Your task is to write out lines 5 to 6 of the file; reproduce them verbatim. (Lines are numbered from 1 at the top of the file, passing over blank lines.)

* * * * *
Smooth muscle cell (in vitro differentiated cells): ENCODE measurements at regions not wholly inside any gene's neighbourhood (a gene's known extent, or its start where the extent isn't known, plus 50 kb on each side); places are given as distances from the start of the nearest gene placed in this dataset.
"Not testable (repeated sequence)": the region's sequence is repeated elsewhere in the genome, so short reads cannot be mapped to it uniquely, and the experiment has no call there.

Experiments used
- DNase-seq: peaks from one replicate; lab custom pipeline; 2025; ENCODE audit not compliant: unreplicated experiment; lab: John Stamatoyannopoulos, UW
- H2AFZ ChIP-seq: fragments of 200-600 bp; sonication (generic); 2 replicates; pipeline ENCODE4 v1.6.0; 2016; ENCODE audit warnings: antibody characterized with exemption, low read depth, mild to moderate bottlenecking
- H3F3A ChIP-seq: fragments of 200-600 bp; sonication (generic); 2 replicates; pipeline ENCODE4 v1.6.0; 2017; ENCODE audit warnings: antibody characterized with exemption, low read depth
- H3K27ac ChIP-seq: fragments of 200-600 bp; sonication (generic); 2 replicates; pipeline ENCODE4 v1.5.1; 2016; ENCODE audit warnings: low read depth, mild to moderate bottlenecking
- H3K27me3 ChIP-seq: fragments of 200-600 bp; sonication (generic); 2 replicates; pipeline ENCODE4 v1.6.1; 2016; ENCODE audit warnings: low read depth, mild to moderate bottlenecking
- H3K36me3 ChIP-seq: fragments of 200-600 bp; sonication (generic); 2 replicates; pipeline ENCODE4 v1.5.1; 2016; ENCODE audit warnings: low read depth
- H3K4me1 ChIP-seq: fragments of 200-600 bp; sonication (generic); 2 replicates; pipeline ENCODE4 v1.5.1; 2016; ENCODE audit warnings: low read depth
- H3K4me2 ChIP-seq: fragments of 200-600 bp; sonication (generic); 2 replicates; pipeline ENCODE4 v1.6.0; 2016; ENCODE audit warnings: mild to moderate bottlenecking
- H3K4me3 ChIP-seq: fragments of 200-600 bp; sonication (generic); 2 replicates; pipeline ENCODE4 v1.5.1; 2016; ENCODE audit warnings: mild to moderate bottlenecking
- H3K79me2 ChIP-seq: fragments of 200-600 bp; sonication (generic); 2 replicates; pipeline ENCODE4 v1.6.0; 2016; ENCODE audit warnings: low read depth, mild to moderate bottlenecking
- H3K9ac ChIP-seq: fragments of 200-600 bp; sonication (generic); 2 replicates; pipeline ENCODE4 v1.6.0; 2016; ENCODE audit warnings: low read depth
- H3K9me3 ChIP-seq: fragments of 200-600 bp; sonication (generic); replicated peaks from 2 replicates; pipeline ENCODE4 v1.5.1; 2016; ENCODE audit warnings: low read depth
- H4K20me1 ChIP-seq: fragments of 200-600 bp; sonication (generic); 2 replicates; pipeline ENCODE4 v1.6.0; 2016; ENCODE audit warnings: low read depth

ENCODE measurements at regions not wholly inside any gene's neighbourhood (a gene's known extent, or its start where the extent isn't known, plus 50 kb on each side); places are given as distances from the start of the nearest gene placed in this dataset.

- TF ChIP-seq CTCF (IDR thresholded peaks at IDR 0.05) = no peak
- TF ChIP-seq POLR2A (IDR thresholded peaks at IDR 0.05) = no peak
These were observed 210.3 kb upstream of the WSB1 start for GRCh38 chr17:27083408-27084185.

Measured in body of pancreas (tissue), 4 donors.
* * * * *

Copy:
- H2AFZ ChIP-seq: fragments of 200-600 bp; sonication (generic); 2 replicates; pipeline ENCODE4 v1.6.0; 2016; ENCODE audit warnings: antibody characterized with exemption, low read depth, mild to moderate bottlenecking
- H3F3A ChIP-seq: fragments of 200-600 bp; sonication (generic); 2 replicates; pipeline ENCODE4 v1.6.0; 2017; ENCODE audit warnings: antibody characterized with exemption, low read depth